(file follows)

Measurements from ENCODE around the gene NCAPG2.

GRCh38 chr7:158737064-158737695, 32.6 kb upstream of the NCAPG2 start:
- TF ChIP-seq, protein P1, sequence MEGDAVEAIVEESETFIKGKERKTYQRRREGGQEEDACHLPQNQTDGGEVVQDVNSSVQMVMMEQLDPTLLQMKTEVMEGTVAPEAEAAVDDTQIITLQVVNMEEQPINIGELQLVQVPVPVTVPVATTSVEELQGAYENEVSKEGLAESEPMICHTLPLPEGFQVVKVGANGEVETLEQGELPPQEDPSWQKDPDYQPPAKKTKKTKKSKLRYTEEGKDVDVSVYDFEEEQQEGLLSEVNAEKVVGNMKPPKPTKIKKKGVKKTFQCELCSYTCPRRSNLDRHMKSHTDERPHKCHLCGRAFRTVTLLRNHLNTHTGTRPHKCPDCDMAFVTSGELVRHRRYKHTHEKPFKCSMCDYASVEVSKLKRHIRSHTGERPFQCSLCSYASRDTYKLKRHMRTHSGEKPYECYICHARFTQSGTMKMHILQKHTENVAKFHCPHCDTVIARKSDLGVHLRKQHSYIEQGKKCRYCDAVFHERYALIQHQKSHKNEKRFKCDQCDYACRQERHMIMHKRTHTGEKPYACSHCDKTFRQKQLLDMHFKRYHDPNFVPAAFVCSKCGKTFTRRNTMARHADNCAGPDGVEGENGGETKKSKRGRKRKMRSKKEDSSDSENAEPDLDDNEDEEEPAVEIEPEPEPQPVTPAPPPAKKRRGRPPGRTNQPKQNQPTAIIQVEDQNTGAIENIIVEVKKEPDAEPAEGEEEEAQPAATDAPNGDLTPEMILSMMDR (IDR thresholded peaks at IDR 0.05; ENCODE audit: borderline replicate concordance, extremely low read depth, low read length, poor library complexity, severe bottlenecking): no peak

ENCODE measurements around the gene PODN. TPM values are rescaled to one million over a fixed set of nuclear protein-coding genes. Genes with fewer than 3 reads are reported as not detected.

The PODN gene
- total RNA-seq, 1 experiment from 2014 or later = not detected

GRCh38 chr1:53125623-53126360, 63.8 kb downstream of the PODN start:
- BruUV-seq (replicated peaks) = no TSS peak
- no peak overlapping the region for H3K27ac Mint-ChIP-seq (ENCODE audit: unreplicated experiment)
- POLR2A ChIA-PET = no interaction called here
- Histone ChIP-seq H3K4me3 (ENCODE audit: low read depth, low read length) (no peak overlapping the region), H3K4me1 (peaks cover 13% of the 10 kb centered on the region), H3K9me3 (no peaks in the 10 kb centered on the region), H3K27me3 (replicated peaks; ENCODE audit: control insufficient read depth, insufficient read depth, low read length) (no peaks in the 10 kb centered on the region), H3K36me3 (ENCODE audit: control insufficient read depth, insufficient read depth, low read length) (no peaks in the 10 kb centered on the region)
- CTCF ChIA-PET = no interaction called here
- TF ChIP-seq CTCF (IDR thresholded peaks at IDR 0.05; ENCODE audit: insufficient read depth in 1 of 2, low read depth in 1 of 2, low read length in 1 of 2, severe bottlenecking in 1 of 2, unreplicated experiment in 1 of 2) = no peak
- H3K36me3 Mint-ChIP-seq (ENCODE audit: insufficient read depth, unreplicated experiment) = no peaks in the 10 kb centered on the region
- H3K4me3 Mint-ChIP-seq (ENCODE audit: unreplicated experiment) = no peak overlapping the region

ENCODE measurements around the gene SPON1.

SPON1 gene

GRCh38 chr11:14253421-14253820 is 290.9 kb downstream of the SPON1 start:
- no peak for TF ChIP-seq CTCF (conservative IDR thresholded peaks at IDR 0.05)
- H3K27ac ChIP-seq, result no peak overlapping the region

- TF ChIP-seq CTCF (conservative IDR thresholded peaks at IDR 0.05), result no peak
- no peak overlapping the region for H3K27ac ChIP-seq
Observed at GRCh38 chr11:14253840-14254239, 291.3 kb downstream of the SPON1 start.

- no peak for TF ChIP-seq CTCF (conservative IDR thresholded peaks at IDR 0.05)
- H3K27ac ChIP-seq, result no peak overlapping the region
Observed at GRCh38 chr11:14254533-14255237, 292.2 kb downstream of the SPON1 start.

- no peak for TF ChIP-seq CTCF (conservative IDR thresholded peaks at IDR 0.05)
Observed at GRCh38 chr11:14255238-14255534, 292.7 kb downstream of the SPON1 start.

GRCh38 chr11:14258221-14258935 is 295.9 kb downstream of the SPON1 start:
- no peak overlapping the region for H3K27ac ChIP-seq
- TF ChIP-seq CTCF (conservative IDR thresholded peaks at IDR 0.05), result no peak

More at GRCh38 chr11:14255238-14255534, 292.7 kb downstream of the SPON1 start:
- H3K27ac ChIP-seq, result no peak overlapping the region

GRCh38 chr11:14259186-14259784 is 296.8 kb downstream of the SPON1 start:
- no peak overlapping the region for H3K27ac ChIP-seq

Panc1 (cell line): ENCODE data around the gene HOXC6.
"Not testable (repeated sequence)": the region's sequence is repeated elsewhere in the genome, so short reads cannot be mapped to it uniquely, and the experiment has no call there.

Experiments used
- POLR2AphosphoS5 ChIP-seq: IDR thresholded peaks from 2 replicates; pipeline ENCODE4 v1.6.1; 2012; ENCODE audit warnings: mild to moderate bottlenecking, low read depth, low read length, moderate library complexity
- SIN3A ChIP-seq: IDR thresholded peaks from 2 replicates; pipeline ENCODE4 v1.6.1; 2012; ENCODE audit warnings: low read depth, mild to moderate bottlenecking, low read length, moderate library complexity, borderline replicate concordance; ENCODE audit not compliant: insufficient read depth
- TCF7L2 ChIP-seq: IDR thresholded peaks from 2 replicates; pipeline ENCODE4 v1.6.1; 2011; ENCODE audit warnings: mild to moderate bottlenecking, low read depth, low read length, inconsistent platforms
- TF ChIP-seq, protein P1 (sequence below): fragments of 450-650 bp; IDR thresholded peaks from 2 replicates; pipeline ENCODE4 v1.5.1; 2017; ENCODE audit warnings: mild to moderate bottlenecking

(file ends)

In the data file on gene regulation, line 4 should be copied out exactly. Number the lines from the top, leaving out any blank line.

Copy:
ENCODE measurements around the gene PODN. TPM values are rescaled to one million over a fixed set of nuclear protein-coding genes. Genes with fewer than 3 reads are reported as not detected.